Kusserow on Compliance: FBI on cybersecurity—advice and tips

The FBI recently made presentations on cyber security at the Boston Conference on Cyber Security and at the American Hospital Association annual meeting. Key points from these presentations included, underscoring that the FBI is the lead federal agency for investigating cyber-attacks by criminals, overseas adversaries, and terrorists. The FBI views cyber threats seriously, as a growing problem as cyber intrusions are becoming more commonplace, more dangerous, and more sophisticated. Both private and public sector networks are targeted by adversaries for trade secrets, sensitive business data, and privacy information. Universities are targeted for their research and development. Individuals are targeted by fraudsters and identity thieves. Children are targeted by online predators. The FBI has been gearing up to the challenges from these threats by enhancing its Cyber Division’s investigative capacity to sharpen its focus on intrusions into government and private computer networks. However, they are struggling against a number of challenges, including finding talented workers in competition with the private sector, and the fact that a majority of cyber-attacks are never reported because parties want to address the problem without getting entangled in an FBI investigation. This hampers their work. The FBI desires to encourage better reporting, emphasizing that the agency has an interest in protecting private information and data; any internal information received will not be used against a provider, as they will be treated as a victim. The FBI recognizes that health care organizations are major targets for cyber-criminals, because the sensitive data they collect in droves can be sold at a high price for use in fraud and identity theft. Medical devices are also increasingly becoming a target.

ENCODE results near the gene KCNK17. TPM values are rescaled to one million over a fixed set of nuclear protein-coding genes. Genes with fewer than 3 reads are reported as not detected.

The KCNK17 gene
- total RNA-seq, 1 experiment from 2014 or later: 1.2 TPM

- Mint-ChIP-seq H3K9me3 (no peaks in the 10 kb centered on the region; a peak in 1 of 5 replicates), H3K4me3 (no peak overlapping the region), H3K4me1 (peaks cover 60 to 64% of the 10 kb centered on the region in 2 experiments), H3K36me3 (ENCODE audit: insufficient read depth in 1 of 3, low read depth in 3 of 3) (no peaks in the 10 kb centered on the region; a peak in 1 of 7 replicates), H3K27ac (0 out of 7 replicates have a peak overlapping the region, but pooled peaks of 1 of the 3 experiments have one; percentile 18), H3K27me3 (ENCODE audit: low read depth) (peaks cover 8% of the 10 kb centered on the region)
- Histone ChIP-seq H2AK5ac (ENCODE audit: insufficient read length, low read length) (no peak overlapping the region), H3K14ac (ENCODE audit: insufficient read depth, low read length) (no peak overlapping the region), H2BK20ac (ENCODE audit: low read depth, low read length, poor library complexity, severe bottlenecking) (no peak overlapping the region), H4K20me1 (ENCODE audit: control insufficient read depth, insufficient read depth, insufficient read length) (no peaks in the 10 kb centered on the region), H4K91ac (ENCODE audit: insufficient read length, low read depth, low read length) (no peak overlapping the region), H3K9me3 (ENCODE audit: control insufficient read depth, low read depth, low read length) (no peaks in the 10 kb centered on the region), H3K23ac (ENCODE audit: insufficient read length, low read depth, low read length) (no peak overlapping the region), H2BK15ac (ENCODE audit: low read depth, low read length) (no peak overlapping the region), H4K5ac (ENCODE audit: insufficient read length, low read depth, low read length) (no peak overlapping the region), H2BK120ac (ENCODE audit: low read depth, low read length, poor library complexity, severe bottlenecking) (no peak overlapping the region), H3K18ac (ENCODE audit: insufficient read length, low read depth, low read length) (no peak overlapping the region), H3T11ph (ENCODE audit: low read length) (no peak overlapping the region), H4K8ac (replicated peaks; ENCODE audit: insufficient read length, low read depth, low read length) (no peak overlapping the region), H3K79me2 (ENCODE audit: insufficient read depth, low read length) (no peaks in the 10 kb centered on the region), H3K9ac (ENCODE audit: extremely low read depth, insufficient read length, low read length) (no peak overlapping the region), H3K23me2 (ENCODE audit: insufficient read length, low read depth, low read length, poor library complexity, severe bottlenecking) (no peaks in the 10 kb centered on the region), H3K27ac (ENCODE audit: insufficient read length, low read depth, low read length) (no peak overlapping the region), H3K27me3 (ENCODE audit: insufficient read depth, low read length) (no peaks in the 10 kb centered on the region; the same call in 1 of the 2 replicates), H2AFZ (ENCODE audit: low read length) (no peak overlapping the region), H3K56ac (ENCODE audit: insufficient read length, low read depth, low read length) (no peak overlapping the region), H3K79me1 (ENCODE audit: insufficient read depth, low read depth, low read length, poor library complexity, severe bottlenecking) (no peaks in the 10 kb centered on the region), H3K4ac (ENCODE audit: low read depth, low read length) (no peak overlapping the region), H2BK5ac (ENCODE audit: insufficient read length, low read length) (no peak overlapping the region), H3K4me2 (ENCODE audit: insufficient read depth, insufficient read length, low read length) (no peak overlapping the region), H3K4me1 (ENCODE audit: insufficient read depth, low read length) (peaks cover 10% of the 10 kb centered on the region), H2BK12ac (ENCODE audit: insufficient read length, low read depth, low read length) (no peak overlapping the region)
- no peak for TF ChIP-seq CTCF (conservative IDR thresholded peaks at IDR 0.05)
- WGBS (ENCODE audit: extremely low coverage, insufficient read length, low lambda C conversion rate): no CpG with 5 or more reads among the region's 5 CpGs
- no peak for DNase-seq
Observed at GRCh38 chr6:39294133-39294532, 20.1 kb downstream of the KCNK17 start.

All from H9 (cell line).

The FBI is encouraging health care companies to share some basic network information with their local FBI offices, before an attack occurs, and to join an information-sharing group with other companies in their industry. The following observations and advice came from the two FBI presentations:

FBI Advice and Tips

  1. People are “weak links” in cyber-attacks, so train them to recognize and prevent cybercrimes.
  2. Review if everyone with high-level access to a hospital’s database needs to have that access.
  3. It is important to update and patch systems regularly to prevent intrusion.
  4. More people with security access, the easier it is to breach.
  5. Conduct regular systems tests to help flag vulnerabilities before a hacker can gain access.
  6. Develop a business continuity plan to prevent down time.
  7. Establish real-time data backups to permit work to continue.
  8. Organizations should establish closer ties with the local FBI before there is any incident.
  9. Those harmed in a cyber-attack will be treated like victims of a crime.
  10. Called for building a relationship with the local FBI.
  11. Organizations should join information-sharing groups with others in their industry.
  12. Regular systems tests can also help flag vulnerabilities before a hacker can get in.
  13. Don’t assign responsibility for cyber security to someone at a low level in the organization.
  14. Cyber security is an enterprise risk and executive and board level interest is needed.

Richard P. Kusserow served as DHHS Inspector General for 11 years. He currently is CEO of Strategic Management Services, LLC (SM), a firm that has assisted more than 3,000 organizations and entities with compliance related matters. The SM sister company, CRC, provides a wide range of compliance tools including sanction-screening.

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Copyright © 2017 Strategic Management Services, LLC. Published with permission.